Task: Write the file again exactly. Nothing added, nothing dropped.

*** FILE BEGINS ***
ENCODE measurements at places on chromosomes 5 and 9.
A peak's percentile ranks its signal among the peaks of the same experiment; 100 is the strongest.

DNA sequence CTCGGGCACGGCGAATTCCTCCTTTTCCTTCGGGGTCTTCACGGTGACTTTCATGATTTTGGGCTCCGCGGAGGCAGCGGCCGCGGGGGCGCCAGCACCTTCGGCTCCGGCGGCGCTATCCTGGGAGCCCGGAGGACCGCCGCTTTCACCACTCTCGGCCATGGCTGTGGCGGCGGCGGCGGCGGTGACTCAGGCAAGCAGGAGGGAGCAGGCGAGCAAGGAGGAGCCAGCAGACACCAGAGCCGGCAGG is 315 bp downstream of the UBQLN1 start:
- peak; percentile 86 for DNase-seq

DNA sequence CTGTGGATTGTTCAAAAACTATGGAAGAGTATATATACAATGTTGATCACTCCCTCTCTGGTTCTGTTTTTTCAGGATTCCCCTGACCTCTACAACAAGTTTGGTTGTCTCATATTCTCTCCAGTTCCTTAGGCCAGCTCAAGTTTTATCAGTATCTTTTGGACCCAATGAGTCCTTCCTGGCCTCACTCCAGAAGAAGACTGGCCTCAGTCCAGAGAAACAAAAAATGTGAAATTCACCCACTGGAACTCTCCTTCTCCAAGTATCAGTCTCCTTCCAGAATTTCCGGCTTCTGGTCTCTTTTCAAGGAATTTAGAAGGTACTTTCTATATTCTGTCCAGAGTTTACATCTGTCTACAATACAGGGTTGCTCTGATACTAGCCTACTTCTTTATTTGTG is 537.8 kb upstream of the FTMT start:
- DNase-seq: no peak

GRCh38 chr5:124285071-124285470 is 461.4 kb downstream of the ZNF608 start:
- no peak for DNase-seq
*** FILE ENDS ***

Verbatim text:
ENCODE measurements at places on chromosomes 5 and 9.
A peak's percentile ranks its signal among the peaks of the same experiment; 100 is the strongest.

DNA sequence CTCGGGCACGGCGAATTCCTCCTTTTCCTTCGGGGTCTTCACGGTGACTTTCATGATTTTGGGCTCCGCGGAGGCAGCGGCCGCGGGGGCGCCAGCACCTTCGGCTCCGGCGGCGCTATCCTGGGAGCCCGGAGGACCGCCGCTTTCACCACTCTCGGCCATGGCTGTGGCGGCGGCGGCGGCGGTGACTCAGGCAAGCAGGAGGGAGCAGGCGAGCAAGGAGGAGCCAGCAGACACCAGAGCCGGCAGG is 315 bp downstream of the UBQLN1 start:
- peak; percentile 86 for DNase-seq

DNA sequence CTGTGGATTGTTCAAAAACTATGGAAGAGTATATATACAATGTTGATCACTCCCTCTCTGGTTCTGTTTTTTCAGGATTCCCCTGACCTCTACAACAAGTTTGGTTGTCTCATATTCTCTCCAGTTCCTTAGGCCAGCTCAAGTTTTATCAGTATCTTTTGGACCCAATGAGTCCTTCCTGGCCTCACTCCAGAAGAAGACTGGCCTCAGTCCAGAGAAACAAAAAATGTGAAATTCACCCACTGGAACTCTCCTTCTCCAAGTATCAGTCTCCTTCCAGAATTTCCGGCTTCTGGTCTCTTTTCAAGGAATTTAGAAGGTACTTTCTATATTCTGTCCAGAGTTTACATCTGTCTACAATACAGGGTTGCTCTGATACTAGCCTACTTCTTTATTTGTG is 537.8 kb upstream of the FTMT start:
- DNase-seq: no peak

GRCh38 chr5:124285071-124285470 is 461.4 kb downstream of the ZNF608 start:
- no peak for DNase-seq